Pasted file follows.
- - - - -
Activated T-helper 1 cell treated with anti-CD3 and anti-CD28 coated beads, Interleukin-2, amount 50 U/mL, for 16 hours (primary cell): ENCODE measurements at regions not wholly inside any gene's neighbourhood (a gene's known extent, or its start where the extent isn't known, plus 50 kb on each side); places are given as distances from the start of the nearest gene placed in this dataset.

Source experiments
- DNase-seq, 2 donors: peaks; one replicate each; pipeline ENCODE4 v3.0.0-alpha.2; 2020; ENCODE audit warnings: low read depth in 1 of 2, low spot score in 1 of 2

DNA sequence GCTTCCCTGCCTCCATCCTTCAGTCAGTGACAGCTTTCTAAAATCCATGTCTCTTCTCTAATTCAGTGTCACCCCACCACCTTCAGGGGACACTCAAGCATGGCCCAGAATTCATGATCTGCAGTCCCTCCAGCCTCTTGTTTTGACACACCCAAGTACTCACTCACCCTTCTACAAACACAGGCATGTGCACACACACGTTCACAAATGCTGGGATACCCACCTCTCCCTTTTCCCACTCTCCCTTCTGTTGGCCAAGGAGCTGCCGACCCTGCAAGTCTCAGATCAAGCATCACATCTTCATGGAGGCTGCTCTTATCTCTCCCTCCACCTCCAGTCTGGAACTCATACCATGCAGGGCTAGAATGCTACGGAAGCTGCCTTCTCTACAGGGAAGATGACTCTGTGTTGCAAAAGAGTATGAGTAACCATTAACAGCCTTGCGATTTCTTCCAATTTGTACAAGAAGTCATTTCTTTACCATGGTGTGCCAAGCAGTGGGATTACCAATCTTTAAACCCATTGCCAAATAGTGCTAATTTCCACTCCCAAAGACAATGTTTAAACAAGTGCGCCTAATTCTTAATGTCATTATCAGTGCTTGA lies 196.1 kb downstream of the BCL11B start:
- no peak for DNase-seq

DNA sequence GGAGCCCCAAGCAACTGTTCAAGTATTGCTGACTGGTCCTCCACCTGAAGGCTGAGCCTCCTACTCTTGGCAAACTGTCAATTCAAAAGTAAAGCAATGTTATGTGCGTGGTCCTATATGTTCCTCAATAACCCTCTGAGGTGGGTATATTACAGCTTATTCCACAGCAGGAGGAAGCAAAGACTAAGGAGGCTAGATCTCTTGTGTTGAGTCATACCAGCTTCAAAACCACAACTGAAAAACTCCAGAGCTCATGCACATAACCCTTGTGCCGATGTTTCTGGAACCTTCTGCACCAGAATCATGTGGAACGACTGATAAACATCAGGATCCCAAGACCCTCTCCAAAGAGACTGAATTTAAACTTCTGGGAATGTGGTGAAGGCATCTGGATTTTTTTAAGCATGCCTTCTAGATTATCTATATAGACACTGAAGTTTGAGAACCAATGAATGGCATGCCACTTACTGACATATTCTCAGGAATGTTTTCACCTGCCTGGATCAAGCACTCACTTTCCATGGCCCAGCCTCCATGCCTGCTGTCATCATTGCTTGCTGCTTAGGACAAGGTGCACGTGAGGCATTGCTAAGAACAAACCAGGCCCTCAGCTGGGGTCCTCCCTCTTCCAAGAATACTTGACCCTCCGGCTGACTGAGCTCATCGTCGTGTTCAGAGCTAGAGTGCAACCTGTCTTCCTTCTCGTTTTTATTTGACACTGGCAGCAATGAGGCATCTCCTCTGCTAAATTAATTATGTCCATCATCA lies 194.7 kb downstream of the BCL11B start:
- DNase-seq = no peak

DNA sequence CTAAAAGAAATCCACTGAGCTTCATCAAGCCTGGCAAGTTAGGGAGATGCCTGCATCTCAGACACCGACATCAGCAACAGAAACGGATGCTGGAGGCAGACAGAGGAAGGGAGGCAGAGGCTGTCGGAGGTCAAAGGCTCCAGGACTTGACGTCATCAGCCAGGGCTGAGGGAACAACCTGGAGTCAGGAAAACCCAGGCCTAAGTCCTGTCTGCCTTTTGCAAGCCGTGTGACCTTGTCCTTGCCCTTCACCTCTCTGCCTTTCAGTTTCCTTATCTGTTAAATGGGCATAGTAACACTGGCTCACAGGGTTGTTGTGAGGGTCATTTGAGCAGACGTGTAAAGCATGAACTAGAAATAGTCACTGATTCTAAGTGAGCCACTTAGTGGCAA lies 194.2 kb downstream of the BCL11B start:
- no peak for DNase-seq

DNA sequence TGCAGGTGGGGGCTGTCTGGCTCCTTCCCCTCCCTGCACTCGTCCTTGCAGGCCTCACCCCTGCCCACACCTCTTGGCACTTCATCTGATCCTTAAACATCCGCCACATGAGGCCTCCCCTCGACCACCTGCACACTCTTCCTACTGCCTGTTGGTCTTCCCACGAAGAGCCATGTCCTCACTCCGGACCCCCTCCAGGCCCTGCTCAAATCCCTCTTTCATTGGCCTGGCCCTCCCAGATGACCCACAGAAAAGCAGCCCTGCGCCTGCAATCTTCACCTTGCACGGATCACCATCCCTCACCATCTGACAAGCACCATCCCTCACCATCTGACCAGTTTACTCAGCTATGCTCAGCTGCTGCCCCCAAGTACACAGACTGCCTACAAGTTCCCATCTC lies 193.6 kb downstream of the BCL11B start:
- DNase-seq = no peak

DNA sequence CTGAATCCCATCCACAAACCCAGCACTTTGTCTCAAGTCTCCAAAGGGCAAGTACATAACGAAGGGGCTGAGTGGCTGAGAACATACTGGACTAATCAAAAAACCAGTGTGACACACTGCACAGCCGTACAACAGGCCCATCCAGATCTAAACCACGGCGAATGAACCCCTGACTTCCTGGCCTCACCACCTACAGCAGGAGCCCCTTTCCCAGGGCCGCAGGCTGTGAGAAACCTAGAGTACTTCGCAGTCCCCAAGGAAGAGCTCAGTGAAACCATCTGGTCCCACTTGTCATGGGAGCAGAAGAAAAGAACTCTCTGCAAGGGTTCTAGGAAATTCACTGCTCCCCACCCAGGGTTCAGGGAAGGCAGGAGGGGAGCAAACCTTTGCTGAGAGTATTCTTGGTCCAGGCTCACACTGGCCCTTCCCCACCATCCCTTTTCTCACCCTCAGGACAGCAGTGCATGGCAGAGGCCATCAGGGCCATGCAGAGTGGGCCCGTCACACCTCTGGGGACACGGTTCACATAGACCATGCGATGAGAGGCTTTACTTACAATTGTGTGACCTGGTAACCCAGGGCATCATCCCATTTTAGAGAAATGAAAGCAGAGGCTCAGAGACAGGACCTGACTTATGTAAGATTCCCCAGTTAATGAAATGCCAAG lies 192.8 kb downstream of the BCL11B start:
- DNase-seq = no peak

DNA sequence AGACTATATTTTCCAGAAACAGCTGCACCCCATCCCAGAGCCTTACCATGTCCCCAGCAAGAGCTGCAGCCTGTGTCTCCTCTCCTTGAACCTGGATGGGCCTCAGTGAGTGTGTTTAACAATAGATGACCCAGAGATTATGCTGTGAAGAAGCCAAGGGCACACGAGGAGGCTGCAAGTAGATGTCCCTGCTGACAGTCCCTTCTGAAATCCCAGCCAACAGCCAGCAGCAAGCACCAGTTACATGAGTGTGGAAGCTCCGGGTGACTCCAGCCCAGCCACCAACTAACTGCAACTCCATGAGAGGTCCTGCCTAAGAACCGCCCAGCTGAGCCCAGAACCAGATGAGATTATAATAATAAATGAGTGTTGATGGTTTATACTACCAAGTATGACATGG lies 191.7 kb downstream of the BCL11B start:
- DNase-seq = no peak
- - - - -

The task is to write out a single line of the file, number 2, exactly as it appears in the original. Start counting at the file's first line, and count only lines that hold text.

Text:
Source experiments